To what extent is Roger Griffin’s approach to

To what extent is Roger Griffin’s attack to the definition of fascism valuable in understanding its development in interwar Europe?

In trying to specify fascism as a loosely related, interrelated political motion that swept across Europe in the 1920’s and 1930’s, Roger Griffin broke new land in the historical discourse on the period ; old plants had tended to concentrate merely on single illustrations of fascism – be it in Portugal, Italy, Spain, Romania, Croatia and most frequently in Germany – with the consequence that the argument over how fascism came to further was confined to national boundary lines. This is apprehensible. The most obvious public face of fascism was ever displayed as an open sort of patriotism and in no manner does Griffin marginalize patriotism as a trigger for fascism ( instead, as will go evident, he retained patriotism as the gum that binds the organic structure of his work on the topic together ) . Yet, far more than being a rough political credo designed to foster the cause of the states in inquiry, fascism was besides a extremely complex political political orientation that – like communism – sought to pay war against political enemies every spot every bit much as sensed racial, spiritual, cultural and national resistances. Therefore, Griffin’s work is instantly valuable for the fresh penetration it has injected into the most challenging chapter in the annals of 20th century history every bit good as being extremely ambitious in trying to offer a generic definition to what was, in kernel, a series of national revolutions that were conceivedoutside ofthe traditional boundaries of international consensus. For the intent of position, the undermentioned analysis must first look into the positive and so the negative facets of Griffin’s theory of fascism ( utilising historical illustrations along the manner ) before turning attending towards a decision as to the ultimate value of the historian’s work within the broader academic argument on fascism during the interwar old ages.

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Gryphon begins his effort at specifying fascism by dividing the most of import factors that combined to guarantee its apparently grim rise in Europe during the interwar period into indispensable and non?essential sub?categories ( Griffin, 1993 ; 1995 ) . He manages to asseverate this split between indispensable and non?essential properties by analyzing which factors were specifically confined to the interwar old ages and which factors could be entirely attributable to the political phenomenon of fascism. To this terminal, Griffin sees the outgrowth of paramilitarism, mass public mass meetings, the cult of the leader and the matrimony of right flying extremism with the private corporate domain as the non?essential characteristics of fascism: those elements that were born out of the alone adversity and self-contemplation brought approximately by the terminal of the Great War and the Treaty of Versailles. By contrast, the writer sees patriotism, or what he footings as ‘palingenetic ultranationalism’ , as the key construct in understanding the generation of fascism as this was the vehicle through which fascist leaders sought to reconstruct their several states from the low-water mark of the societal, political and economic convulsion of the 1920’s.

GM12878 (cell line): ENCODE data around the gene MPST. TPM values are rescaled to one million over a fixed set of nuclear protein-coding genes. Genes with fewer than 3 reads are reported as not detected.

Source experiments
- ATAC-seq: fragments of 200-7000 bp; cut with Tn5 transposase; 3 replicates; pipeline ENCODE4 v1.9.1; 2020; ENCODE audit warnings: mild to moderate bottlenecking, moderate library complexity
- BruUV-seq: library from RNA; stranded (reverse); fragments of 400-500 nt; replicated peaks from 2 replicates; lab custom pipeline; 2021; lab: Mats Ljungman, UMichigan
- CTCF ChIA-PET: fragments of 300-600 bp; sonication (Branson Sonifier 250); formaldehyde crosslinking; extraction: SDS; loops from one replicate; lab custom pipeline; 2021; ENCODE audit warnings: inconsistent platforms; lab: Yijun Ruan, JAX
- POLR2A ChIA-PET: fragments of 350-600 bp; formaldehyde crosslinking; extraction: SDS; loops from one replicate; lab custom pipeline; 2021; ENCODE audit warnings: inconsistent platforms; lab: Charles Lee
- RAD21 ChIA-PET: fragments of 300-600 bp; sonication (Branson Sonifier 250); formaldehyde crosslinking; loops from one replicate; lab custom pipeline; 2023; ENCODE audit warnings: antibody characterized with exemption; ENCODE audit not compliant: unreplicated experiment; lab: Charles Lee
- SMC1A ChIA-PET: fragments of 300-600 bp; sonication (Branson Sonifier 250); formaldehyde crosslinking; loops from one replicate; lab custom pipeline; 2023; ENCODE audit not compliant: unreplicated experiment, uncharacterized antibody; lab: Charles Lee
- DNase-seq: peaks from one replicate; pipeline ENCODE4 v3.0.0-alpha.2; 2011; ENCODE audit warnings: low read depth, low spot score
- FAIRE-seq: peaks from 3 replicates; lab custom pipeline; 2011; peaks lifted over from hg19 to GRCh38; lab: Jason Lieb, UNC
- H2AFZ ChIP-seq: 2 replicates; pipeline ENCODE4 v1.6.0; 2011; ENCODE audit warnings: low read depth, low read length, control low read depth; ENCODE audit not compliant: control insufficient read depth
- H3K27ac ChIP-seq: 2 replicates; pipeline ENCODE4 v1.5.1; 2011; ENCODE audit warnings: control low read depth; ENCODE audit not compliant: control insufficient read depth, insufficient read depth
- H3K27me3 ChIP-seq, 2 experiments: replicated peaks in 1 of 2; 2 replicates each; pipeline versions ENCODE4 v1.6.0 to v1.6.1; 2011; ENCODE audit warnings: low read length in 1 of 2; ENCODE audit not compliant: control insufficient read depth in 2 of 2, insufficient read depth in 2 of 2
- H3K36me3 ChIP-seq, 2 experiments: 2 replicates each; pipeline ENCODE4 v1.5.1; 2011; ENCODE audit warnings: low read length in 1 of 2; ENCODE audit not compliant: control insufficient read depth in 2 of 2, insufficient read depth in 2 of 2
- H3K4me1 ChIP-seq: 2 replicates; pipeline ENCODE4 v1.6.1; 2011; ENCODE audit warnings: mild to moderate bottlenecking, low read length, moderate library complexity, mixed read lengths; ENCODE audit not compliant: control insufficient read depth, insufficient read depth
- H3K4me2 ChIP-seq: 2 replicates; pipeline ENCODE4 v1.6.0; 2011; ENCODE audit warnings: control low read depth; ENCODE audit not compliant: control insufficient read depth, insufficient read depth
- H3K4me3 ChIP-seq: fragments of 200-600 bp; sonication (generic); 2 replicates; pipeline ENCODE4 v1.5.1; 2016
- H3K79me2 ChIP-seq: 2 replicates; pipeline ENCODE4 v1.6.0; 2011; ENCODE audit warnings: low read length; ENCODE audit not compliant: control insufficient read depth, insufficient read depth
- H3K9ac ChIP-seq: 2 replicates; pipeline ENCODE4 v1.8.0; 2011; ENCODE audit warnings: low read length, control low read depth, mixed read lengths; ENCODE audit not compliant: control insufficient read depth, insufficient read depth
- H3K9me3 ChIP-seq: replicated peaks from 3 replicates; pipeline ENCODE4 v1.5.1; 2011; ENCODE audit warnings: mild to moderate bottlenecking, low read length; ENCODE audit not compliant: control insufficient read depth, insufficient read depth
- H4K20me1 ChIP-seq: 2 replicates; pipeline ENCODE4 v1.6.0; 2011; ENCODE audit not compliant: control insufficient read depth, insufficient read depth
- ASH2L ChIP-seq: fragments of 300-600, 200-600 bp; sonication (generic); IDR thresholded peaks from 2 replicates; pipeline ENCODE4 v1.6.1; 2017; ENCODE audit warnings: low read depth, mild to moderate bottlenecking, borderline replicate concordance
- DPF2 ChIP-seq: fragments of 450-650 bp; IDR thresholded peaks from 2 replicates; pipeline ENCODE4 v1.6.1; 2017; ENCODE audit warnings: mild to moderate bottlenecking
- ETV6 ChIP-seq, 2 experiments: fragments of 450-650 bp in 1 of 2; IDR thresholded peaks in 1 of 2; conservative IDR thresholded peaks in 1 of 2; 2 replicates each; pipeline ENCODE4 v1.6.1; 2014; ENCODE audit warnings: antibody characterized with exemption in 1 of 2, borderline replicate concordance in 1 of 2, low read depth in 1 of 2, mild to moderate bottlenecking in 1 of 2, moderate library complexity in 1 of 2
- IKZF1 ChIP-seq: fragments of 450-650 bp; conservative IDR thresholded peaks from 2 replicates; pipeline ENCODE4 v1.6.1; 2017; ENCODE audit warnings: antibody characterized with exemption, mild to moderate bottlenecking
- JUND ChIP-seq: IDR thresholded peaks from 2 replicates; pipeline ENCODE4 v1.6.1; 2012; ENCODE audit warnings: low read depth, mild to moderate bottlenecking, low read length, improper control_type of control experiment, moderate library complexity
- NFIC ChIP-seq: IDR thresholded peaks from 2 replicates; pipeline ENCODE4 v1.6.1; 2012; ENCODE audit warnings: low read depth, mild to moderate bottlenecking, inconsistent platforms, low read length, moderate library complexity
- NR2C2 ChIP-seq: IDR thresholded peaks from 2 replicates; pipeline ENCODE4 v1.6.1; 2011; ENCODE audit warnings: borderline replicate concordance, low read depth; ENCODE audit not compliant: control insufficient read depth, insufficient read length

“The mounting societal hurt and public dissatisfaction combined with the turning palsy of the parliamentary system to make ideal conditions for political extremism to thrive.” ( Griffin, 1999:29 )

For Griffin, chauvinism was the ‘definitional trait’ that separated fascism from all the other dominant political political orientations of the 20th century, including arch conservativism, its closest political associate. Griffin has, hence, furnished the argument over fascism with a fixed historical context of interwar Europe, connoting that the motion could ne’er hold occurred in a different timeframe or a different geographical location. Again, this is a important development in historical discourse that covers the first half of the 20th century as this helps to specify fascism in a conceptual sense every bit good as contextual sense. Ultimately, hence, Griffin is able to demo how fascism was a totalitarian paradigm, at least in footings of aspiration if non in footings of executing.

“Fascism is a genus of political political orientation whose mythic nucleus in its assorted substitutions is a palingenetic signifier of populist ultra-nationalism.” ( Griffin, 1991:26 )

However, while Griffin was right to put fascism in a fixed historical context, many historiographers believe he was wrong to split its nucleus characteristics into indispensable and non?essential factors. Surely, the over trust upon chauvinism as the main account behind the popularity of fascism overlooks many of the every bit important elaboratenesss of the political doctrine that combined with chauvinism to guarantee the devastation of democracy in a assortment of provinces in mainland Europe.

“The problem with this [ Griffin’s ] contention is that the patriotism espoused by fascists was every bit much a merchandise of the interwar period as was any other characteristic of the political orientation. Patriotism was closely linked, for illustration, with paramilitarism and leader cult, for fascists believed the state to be bodied in the veterans and in the anointed leader. Fascism and its history would hold been really different had a magnetic leader and mass party non claimed to incarnate the nation.” ( Passmore, 2002:23-24 )